Have a few go-to questions on your list to kick off the user interview process, listen intently to their responses, and think about follow-up, probing questions.
From there, let the interview take its course, making sure you stick to your initial goals.
How to structure your interview?
- Before the interview, visit your goals and consider a few topics you want to discuss. These could be general ideas if you are starting to learn about a certain topic, or more specific questions if you are doing a follow-up interview.
- Create opening questions for each topic - ask about specifics and anchor your questions on the user’s past behavior rather than hypotheticals.
- Start the conversation like you're talking to someone you find interesting. Don't worry about being too formal - throw in some icebreakers to make the other person feel comfortable.
- As naturally as possible, work your way from the introduction to the first topic on your list.
- Ask your opening question.
- From there, let the topic take its own course by actively listening to what the user is saying and asking your follow-up questions.
Analyze and interpret your data
To get the most out of your interview, analyze what you've learned right after each interview, while your experience is fresh. Your goal is to identify and interpret patterns within those responses.
These are the golden nuggets you're looking for.
Did the person share a pain they've tried to solve in the past and couldn't figure it out? Are they outgrowing their current solution? Do they have a need that is not being met at a price that's acceptable for them?
These are all opportunities for further exploration and could potentially turn into products or features. But, let's not get ahead of our skies. We just need to capture the opportunity and leave it at that for now.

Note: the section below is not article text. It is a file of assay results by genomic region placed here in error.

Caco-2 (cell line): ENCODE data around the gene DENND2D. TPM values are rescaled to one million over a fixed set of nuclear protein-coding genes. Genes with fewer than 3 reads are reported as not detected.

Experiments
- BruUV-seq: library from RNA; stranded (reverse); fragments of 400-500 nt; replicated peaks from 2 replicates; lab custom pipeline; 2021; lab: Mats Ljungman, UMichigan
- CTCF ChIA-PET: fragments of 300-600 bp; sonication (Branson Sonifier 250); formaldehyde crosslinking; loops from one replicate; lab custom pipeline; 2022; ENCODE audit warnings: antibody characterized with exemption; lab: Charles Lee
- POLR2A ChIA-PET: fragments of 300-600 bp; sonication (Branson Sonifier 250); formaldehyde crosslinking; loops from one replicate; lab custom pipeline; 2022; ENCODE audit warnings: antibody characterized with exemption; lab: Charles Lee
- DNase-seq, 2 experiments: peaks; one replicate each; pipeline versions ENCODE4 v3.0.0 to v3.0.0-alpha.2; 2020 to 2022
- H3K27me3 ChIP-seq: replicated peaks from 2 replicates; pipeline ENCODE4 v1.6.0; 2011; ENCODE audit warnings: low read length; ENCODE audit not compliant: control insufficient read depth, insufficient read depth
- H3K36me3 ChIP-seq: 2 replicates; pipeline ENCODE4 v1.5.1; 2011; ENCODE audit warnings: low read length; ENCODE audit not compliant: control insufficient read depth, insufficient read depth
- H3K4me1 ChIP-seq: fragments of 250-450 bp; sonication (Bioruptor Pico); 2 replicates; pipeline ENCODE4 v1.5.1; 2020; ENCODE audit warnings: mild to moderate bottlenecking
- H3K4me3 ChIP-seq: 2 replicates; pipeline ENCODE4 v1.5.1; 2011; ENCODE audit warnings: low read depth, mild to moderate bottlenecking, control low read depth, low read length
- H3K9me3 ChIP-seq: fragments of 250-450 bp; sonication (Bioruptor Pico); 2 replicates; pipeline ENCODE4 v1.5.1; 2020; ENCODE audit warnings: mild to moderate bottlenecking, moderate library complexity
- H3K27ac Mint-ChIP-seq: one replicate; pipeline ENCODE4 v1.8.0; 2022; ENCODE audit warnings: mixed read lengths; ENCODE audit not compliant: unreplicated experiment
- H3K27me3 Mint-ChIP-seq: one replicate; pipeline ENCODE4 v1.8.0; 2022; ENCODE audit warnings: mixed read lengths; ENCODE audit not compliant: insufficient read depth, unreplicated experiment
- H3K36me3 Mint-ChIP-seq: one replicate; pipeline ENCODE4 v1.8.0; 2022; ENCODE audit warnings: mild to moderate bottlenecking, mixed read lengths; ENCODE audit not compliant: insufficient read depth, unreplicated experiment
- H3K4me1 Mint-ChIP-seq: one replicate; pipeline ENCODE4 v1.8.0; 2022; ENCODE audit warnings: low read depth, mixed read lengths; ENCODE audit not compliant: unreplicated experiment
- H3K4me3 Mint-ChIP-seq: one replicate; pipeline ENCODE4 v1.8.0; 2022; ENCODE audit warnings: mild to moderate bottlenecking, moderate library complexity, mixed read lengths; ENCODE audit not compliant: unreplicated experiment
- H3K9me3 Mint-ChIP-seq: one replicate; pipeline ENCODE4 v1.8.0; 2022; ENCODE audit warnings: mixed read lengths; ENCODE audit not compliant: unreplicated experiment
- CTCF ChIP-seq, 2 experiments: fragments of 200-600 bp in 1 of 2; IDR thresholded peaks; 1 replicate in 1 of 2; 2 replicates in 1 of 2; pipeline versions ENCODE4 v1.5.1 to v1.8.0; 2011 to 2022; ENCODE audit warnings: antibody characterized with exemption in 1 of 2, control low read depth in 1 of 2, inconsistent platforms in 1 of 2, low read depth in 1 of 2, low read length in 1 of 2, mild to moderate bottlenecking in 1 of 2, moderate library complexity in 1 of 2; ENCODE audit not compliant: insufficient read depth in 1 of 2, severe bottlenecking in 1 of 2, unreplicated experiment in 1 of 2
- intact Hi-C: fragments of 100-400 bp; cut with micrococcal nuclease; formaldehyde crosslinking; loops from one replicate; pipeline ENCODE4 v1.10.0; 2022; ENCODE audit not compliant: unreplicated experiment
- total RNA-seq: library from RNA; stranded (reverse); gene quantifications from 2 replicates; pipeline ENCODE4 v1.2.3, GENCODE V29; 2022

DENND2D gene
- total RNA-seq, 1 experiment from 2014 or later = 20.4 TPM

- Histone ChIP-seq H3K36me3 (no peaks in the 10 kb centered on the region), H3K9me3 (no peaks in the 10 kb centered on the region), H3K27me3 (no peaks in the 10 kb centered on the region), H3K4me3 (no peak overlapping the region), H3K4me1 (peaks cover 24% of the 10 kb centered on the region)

Go beyond capturing solutions
Make sure you don’t capture the opportunity as a solution.
People often tend to propose features, your job is to uncover the need or pain behind a requested solution. There might be better solutions to the problems people have.
A good way to uncover the needs behind solutions is to ask “If you had that feature in a product, what would you use it for?”
Capture additional context
Has the user shared some information you find interesting, but don't know what to do with it yet? Capture it as an insight. These are all the key points of information that you have gathered which do not fall under needs or pains.
Over time these insights can be turned into opportunities as your research grows more in-depth.
Make sure to capture the person's name, a few quick facts that distinguish them, and if you can, their photo. This will make it easier for you to recollect the interview in the future.
Once you've done a few interviews, you'll start to see patterns emerge. Similar opportunities will start popping up. These are the seeds for your next round of interviews. Go back to your goals and rewrite them based on what you've learned and repeat the process. Pretty soon you'll start to shape your own informed solution to your users' pains and need.
User interviews are a powerful tool for uncovering valuable insights into user needs, pains, and opportunities. By taking the time to structure your interview process, actively listening to what users have to say, and analyzing each conversation for patterns, you can get an invaluable understanding of how people use products and where there might be gaps in current offerings.
It's a continuous process
User interviews are a continuous process, and the more you talk to users and extract insights, the stronger your understanding of what they need will be. This is essential knowledge when it comes to designing better products that solve user problems in meaningful ways.
Need more help?
I've got a free User Interview Toolkit that builds on this blog post. It's a step-by-step guide to running succesfull user interviews. You'll find an interview template, a database to manage your insights and a video and written guide to tight it all together.
Thank you for reading – happy interviewing!